With Leicester City on our minds, spotlight is shining on football in a way it hasn’t in recent years. We have been told of a kind but determined benefactor, wanting to see his team right. And while the success of owner Vichai Srivaddhanaprabha will be celebrated this weekend with a minutes silence, it does sound the bell for others to pick up the baton in the world of sport, especially in developing countries.
One such company that has heard the call is Bitcademy, who take the prohibitive factors faced by talented young footballers across the globe, but mainly in Africa, and use artificial intelligence combined with blockchain to give them a better chance of achieving their sporting dream.
At the moment, football tends to be driven by major sponsors and the wealth channelled into rising sports stars is still geared towards Europe, despite America’s best efforts. Bitcademy uses artificial intelligence and blockchain technology to open a marketplace where players can be graded for their skills, talent and potential whilst giving them access to educational opportunities. The project’s founder hopes that blockchain technology used for Bitcademy will be transferable to other social impact projects beyond football, by increasing donor engagement and transparency.
Disrupting the talent acquisition process
The first locations for the academies have already been chosen; Zambia, Indonesia and Poland. Interest in the platform is already high, even though it is yet to launch, with the company having gained over 50,000 subscribers to its newsletter as well as large numbers of followers across social media.
It looks like the project has the potential to upset the current talent acquisition ecosystem and put players and their skills back at the center of the process. The company itself is based in Poland and is due to launch the platform before the end of 2018. They plan to make the artificial intelligence work alongside the physical academies to track the development of players and allow investors or fans to select which players to fund and mentor.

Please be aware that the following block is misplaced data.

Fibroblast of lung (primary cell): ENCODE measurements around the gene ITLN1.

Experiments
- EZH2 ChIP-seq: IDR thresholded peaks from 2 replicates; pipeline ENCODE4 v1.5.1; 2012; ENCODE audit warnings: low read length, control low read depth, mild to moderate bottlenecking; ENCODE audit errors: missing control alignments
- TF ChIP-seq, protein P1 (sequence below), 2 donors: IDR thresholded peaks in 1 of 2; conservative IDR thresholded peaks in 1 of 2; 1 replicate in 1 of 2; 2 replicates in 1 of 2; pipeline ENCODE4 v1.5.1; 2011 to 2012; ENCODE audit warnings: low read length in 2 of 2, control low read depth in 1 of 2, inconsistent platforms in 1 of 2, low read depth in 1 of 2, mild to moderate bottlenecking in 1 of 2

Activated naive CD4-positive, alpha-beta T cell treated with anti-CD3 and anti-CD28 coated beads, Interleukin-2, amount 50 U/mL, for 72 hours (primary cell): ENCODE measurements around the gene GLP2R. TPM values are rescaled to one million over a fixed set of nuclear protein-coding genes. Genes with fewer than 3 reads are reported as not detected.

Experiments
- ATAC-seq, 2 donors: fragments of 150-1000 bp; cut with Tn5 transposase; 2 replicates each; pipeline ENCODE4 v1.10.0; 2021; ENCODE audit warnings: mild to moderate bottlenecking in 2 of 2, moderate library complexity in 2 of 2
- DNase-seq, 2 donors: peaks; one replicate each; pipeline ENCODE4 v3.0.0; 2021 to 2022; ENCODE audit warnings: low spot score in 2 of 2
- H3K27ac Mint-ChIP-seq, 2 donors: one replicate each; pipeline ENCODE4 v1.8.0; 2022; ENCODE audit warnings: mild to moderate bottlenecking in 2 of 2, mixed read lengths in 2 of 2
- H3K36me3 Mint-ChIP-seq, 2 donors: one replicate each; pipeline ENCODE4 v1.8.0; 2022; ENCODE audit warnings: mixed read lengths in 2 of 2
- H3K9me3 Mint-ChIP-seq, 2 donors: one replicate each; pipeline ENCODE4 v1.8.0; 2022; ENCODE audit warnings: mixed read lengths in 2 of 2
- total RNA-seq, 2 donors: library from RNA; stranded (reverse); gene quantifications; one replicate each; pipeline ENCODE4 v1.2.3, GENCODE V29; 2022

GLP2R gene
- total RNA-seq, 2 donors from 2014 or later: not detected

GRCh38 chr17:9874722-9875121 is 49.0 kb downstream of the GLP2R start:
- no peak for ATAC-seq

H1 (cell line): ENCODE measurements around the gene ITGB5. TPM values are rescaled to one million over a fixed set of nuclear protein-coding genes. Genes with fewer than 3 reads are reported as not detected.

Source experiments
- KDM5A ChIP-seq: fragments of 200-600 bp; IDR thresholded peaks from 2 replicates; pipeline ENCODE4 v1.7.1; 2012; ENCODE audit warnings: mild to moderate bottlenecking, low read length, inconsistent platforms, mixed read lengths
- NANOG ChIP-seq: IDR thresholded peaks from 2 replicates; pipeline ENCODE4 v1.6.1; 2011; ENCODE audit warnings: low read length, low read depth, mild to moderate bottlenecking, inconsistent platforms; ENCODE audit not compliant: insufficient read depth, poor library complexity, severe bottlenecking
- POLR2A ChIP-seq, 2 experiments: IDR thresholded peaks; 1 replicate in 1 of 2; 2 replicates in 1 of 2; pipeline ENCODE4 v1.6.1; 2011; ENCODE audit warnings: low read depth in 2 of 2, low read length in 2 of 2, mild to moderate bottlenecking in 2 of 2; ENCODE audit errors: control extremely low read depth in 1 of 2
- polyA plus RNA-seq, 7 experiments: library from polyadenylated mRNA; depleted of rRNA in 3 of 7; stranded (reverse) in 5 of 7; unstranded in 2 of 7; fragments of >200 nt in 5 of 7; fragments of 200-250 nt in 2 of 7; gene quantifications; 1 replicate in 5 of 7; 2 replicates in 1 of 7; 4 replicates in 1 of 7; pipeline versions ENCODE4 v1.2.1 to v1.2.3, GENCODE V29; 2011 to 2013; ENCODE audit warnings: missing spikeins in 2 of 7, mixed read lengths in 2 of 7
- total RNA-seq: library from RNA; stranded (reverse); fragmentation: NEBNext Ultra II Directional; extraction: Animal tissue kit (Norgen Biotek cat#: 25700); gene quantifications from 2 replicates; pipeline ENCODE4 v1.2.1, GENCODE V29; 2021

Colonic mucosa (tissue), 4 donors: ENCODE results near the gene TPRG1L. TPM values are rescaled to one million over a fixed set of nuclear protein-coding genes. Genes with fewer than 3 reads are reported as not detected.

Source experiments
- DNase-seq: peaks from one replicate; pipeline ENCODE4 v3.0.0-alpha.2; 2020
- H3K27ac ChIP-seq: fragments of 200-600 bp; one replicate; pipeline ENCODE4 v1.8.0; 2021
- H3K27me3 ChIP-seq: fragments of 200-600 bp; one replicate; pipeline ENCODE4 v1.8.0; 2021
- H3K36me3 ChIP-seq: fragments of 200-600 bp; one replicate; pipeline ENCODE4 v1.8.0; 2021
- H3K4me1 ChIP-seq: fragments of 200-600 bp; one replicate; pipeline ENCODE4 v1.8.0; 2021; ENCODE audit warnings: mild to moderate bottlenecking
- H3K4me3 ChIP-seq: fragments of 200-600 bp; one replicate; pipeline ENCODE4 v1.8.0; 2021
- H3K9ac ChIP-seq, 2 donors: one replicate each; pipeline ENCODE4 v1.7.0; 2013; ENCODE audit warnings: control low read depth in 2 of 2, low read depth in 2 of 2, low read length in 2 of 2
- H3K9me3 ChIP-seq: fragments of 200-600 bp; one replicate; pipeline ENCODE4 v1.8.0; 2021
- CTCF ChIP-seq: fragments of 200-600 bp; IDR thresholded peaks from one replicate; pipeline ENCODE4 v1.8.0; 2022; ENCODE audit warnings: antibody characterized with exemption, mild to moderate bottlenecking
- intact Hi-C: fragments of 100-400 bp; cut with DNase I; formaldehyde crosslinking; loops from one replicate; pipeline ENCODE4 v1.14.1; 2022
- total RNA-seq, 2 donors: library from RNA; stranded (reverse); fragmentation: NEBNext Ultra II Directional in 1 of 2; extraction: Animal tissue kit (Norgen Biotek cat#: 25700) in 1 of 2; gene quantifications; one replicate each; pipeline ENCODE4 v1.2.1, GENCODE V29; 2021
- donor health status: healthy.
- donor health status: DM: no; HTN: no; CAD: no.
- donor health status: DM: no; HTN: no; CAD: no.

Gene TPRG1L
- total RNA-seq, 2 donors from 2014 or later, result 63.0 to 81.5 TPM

Co-founder Tomasz Krzystek says:The market place prototype marks a crucial step in the development of the project. With the deployment of the technology we hope to show to the world how we will play our part in cleaning up the sport, bringing opportunities to young underprivileged players and level the playing field between the fans and the clubs.”
Krzystek himself has over 12 years of experience in managing projects around the globe and is looking to apply blockchain technology to social impact projects such as this.
Cutting through corruption
The company’s founders believe that sport’s fans are frustrated with the level of corruption that takes place during the training and recruitment process and they hope this new way of working will increase transparency.
Krzystek says:The growth we have seen shows that there is a real interest in the wider community about the issues we want to try and overcome. Fans are fed up to the back teeth with the corruption in the sport they so love. We hope that we can start to bring more transparency to Football and start to create a better environment for all.”
There is room for the project to pave the way for wider usage of blockchain technology in social impact projects beyond football especially if we look at this project as not just a worthwhile stand alone initiative, but as a way to test and demonstrate the benefits of using blockchain in a charitable sector.
Krzystek has said that he ‘sees blockchain playing a big role in the disruption of social impact projects’.We are focussing on football academies, bringing opportunities to people in the most disadvantaged places on the planet, but that is not the only thing which blockchain will be able to achieve. We see the huge potential for blockchain to radically alter the aid industry and the NGO sector. Transparency and new economic models are going to have a transformative effect to the benefit of millions. It is crazy to think that this has not been implemented yet and we want to be one of the first.”
Lack of transparency within the non-profit sector has caused issues with mainstream causes. The ability to bring donors and recipients closer via the blockchain would allow people to see where their donation was going far more directly, which in turn could encourage further engagement on both sides. The concept will be tested with Bitcademy’s sponsors being able to track players’ progress via data stored on the blockchain.